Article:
EDGEWATER – Mayor Cory Booker, a candidate for U.S. Senate in the August Democratic Primary, unveiled his child poverty combat plan today at the George Washington School.
“Because of child poverty, our nation loses out on the talent and ingenuity of millions of people,” Booker said. “Precious tax dollars – resources that will be stretched thinner with every passing Baby Boom year – are misdirected: earmarked for prisons and preventable medical interventions, instead of our schools and universities, instead of countless priorities that would strengthen America’s competitive position.”
Booker wants to help pass the Fair Minimum Wage Act of 2013, which would raise the federal minimum wage to $10.10 per hour over two years. He wants to expand Section 8 housing opportunities and expand affordable housing options. He wants to bolster the earned income tax credit (EITC) by reducing its marriage penalty.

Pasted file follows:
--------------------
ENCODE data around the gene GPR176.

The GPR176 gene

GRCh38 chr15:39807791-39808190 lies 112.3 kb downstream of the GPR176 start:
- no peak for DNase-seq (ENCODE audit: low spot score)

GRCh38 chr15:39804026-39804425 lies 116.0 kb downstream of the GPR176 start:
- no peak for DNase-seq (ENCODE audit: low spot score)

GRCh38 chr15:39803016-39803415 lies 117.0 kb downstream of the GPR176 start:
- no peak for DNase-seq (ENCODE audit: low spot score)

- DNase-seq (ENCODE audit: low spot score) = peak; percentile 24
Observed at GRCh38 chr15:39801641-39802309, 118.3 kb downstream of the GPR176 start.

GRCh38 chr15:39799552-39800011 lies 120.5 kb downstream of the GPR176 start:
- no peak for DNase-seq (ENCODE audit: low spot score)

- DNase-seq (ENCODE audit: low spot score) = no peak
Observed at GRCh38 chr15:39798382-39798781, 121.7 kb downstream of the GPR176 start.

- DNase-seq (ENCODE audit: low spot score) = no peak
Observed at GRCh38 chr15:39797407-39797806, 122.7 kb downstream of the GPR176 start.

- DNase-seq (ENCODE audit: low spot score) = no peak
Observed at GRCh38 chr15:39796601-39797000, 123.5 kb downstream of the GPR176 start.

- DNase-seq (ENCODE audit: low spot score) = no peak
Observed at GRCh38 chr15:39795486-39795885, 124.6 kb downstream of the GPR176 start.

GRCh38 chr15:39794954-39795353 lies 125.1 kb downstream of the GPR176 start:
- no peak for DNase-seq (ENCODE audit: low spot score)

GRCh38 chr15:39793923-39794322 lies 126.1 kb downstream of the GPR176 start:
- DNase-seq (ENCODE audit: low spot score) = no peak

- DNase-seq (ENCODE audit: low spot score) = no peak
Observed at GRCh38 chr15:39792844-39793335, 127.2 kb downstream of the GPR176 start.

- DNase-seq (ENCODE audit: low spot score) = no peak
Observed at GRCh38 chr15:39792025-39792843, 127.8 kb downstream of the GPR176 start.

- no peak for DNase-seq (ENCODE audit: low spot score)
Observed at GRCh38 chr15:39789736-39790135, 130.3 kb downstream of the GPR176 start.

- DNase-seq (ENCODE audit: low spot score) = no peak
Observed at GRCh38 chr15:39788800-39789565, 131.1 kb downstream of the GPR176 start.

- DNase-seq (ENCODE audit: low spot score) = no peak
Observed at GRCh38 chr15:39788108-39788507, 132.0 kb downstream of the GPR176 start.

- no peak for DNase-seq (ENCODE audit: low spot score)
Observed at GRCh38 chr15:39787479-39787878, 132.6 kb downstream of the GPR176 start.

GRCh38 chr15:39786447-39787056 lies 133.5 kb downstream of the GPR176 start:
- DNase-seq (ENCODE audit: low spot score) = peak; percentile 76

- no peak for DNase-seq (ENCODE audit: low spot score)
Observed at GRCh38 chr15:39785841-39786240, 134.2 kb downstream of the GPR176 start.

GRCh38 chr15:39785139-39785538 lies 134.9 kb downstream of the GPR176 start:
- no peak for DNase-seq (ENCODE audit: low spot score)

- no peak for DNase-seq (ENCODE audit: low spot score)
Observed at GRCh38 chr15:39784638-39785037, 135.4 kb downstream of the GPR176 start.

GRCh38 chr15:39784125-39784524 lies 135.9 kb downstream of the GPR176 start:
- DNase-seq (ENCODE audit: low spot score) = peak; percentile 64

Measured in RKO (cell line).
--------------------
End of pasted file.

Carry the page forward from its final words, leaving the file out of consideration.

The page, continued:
The U.S. Senate candidate celebrated the expansion of access to healthcare through the implementation of the Affordable Care Act, and promised to work hard to expand Medicaid enrollment among poor and immigrant communities.
Targeting childhood obesity, Booker vowed to preserve funding for the Supplemental Nutrition Assistance Program as well as free and reduced lunches. He also wants to engage in “forceful and public dialogue with the food industry.”
Booker favors universal access to pre-school for children beginning at age three and wants it done by 2025.
Booker argued his case in terms of increasing the country's global competitive edge. "Allowing the American child to grow up in poverty makes victory impossible," said the mayor, who cited a rise in child poverty in New Jersey of 25% since 2007. "We will not win by being cheaper. We win by being better."
Celebratory of strengthening public schools, the plan does not include an outline for vouchers implementation. "I still support the Opportunity Scholarship Act (a state pilot program for school vouchers)," said Booker, but stressed his public schools investment advocacy at the federal level.
The mayor repeatedly argued that we are spending our government funds in the wrong area, namely on prisons, instead of child care and education.
"The fact that child poverty is not talked about enough in Washington is indicative of the problem," Booker said.
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